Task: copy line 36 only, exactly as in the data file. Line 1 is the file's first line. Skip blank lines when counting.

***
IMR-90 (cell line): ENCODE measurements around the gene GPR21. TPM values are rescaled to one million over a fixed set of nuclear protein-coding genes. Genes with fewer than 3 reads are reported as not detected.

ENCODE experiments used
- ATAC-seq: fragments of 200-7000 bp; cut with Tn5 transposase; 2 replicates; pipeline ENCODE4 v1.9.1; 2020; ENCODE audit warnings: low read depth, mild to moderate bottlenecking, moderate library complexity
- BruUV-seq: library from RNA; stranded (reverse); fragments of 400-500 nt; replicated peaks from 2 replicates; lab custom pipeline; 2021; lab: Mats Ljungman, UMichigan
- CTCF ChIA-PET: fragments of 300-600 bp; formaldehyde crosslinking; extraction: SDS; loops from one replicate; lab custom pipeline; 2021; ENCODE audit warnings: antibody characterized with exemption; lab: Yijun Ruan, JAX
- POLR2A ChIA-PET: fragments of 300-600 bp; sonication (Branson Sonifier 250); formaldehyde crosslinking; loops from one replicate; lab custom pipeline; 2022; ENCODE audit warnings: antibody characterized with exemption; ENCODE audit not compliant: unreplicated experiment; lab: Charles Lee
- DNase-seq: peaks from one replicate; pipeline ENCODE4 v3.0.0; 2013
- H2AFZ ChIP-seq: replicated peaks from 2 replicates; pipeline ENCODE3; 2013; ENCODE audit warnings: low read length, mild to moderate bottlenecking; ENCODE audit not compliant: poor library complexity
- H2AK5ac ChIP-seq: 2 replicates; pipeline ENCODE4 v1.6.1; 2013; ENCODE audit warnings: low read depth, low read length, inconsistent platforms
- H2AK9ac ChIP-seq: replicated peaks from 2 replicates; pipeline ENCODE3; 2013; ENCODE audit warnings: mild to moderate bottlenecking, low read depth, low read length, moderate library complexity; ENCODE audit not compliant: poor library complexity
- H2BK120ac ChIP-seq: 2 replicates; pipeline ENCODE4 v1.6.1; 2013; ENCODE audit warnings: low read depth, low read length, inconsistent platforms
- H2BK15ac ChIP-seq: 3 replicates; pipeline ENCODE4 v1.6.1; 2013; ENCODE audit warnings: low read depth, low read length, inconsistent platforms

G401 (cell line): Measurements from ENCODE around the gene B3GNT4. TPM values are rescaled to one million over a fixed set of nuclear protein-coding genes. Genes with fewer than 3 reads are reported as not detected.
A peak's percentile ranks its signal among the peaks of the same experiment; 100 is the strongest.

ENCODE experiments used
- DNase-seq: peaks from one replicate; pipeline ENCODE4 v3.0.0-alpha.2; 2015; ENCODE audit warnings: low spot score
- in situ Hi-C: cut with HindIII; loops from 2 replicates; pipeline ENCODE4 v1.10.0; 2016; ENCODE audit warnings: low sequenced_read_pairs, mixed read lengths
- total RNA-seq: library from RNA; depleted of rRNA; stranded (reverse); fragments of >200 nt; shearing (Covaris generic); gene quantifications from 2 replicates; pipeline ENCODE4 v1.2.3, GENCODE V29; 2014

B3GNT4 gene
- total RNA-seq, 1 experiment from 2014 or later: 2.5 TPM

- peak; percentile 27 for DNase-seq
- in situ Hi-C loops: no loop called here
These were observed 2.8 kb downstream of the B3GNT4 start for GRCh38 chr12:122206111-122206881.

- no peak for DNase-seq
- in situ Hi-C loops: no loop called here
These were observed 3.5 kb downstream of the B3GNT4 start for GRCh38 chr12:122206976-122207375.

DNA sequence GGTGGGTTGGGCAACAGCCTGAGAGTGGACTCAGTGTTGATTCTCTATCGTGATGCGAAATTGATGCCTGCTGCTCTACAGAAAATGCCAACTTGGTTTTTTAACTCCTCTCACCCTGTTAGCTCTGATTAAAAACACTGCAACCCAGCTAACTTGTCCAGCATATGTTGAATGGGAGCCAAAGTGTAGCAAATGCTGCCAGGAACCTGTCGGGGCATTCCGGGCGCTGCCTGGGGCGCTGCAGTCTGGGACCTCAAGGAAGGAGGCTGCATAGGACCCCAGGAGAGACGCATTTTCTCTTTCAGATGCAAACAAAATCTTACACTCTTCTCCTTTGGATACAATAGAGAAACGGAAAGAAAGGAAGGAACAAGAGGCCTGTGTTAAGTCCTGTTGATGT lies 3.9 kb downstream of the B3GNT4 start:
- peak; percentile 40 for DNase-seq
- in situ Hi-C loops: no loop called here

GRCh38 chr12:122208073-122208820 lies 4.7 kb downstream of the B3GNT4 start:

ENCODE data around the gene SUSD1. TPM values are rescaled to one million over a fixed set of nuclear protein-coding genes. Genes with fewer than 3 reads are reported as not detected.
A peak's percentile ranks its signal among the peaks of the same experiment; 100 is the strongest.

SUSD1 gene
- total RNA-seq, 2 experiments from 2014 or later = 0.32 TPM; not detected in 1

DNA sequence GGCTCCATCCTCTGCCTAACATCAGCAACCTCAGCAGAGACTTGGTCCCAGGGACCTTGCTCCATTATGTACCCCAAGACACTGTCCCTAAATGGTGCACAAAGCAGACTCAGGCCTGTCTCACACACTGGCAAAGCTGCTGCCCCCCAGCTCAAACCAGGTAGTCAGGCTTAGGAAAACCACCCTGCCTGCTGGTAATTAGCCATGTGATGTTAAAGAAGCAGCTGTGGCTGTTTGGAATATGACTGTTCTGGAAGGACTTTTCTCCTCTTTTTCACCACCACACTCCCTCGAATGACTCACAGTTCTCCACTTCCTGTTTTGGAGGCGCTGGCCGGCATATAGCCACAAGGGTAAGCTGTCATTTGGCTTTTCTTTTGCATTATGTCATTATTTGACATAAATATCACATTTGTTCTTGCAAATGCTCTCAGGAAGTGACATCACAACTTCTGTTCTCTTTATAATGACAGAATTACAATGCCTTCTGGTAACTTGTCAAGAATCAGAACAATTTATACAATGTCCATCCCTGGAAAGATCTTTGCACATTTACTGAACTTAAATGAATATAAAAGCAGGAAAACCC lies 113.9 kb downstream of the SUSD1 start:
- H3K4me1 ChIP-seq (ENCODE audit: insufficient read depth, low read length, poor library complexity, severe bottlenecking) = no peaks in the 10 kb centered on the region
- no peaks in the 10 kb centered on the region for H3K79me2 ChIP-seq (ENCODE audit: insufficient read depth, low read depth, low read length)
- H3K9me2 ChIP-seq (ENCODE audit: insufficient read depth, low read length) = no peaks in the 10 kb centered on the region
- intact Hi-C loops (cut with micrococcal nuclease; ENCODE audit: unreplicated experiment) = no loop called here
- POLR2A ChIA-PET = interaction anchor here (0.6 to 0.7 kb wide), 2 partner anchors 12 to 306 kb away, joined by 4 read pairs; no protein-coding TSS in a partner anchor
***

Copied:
- H3K4me1 ChIP-seq (ENCODE audit: insufficient read depth, low read length, poor library complexity, severe bottlenecking) = no peaks in the 10 kb centered on the region